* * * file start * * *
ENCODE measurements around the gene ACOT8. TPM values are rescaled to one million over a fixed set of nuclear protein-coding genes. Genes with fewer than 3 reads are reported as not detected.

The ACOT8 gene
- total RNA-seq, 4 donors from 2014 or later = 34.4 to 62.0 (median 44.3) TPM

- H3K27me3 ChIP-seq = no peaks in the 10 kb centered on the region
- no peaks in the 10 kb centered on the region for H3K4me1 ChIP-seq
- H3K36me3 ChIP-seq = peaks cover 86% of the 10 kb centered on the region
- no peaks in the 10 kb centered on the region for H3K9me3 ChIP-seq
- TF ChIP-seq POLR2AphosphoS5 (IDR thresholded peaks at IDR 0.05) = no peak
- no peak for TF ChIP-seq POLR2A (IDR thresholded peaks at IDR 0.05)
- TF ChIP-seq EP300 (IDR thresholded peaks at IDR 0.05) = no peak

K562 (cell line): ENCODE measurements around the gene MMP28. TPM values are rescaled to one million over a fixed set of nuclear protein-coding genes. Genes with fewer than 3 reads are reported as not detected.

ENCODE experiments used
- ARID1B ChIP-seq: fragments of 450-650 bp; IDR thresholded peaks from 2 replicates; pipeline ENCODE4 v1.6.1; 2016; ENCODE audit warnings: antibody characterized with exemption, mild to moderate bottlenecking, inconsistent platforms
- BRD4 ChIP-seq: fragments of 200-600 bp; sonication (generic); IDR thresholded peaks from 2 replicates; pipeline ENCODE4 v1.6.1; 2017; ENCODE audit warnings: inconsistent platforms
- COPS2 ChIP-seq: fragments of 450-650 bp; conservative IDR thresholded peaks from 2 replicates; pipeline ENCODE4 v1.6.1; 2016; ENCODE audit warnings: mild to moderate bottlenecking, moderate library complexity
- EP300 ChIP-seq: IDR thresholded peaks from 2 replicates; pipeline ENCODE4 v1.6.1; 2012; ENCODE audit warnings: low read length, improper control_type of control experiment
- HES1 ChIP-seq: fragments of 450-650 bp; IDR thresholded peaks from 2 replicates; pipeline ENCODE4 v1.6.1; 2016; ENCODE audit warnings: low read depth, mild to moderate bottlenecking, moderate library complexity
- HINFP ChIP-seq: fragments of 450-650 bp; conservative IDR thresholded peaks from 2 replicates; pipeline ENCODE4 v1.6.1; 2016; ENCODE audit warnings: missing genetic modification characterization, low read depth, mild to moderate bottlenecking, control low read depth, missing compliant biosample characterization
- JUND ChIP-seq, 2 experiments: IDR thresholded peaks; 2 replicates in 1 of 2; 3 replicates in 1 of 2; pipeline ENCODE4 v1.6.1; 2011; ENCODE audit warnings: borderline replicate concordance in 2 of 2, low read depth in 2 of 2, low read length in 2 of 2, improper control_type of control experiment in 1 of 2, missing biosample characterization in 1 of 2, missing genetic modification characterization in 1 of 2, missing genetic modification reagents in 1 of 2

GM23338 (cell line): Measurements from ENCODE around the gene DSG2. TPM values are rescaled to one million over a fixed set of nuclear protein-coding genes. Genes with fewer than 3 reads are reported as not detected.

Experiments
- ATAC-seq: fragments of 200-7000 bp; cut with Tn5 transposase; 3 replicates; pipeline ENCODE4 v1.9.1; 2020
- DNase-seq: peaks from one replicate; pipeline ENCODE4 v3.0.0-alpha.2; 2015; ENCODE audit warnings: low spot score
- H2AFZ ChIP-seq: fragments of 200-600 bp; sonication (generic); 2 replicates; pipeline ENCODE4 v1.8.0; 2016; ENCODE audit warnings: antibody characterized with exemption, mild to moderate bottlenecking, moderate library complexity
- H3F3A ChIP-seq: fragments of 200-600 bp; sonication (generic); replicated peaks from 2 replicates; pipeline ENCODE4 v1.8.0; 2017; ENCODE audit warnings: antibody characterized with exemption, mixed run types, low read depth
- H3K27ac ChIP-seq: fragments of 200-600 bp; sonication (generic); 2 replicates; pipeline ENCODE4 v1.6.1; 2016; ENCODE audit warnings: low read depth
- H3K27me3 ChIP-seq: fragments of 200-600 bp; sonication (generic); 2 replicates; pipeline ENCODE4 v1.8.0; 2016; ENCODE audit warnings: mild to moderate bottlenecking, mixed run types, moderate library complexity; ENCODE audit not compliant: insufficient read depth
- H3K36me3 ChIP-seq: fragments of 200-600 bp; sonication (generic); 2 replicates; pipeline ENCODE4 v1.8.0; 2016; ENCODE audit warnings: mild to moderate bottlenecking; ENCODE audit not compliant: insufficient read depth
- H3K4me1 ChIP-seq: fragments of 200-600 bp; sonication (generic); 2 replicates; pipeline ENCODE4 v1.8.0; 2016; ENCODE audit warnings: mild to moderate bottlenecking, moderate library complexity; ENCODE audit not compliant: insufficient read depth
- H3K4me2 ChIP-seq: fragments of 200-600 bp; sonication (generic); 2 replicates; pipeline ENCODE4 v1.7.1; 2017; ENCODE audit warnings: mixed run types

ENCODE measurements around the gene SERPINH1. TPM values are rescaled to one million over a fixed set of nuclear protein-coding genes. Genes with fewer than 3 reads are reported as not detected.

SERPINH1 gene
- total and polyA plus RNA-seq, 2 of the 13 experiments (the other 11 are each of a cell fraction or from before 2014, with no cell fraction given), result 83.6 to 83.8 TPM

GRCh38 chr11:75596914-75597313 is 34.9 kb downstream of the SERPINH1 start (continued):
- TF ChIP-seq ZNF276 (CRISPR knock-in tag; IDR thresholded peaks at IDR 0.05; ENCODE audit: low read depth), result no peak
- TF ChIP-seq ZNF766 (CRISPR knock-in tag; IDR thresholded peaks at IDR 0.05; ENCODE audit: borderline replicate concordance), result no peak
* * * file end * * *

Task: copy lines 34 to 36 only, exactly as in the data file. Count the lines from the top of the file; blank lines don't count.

GRCh38 chr11:75596914-75597313 is 34.9 kb downstream of the SERPINH1 start (continued):
- TF ChIP-seq ZNF276 (CRISPR knock-in tag; IDR thresholded peaks at IDR 0.05; ENCODE audit: low read depth), result no peak
- TF ChIP-seq ZNF766 (CRISPR knock-in tag; IDR thresholded peaks at IDR 0.05; ENCODE audit: borderline replicate concordance), result no peak